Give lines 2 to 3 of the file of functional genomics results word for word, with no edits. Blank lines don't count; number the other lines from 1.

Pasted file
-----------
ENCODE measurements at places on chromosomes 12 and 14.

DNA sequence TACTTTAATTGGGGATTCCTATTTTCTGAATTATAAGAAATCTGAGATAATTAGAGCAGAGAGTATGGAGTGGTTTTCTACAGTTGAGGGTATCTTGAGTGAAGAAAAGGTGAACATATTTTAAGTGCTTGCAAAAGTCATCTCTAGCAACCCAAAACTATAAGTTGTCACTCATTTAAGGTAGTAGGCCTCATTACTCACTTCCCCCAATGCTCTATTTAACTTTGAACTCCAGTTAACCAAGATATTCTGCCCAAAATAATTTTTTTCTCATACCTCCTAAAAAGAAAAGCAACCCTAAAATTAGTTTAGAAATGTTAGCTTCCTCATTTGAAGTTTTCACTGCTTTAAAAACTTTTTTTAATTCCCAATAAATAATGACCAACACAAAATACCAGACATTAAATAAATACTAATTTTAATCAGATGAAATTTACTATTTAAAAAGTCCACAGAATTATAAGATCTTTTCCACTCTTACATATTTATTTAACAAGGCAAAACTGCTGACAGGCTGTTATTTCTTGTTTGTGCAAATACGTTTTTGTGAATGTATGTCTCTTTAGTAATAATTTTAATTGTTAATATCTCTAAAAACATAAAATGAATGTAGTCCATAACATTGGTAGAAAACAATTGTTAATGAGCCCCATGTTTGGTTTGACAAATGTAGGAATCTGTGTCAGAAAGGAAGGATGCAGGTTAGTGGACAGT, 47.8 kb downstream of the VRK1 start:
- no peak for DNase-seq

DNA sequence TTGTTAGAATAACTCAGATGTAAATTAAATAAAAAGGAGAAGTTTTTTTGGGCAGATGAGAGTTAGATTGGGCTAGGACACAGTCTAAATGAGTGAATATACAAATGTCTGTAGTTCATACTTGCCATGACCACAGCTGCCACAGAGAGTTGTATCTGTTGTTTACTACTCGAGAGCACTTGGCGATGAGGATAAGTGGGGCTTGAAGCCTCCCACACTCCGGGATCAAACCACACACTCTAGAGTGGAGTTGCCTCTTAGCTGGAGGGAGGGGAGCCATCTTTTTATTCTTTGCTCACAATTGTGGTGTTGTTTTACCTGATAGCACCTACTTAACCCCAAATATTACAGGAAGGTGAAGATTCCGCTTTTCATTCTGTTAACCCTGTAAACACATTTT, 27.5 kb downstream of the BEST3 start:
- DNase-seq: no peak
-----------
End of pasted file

DNA sequence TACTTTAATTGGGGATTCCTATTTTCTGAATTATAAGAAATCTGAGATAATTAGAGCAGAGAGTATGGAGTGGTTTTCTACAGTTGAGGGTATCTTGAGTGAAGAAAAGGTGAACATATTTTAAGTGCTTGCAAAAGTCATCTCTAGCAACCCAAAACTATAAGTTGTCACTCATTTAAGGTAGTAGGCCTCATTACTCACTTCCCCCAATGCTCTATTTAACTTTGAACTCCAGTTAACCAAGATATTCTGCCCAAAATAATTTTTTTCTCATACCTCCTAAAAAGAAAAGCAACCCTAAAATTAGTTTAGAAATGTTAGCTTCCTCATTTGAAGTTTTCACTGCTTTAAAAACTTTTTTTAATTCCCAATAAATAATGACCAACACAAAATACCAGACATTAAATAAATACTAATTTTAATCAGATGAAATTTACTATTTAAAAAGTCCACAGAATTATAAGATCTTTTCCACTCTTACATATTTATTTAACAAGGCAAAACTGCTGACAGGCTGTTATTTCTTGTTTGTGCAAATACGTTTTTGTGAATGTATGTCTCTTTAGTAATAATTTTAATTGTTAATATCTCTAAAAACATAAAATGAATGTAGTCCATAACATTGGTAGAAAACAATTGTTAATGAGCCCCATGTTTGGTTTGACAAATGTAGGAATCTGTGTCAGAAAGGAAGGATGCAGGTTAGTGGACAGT, 47.8 kb downstream of the VRK1 start:
- no peak for DNase-seq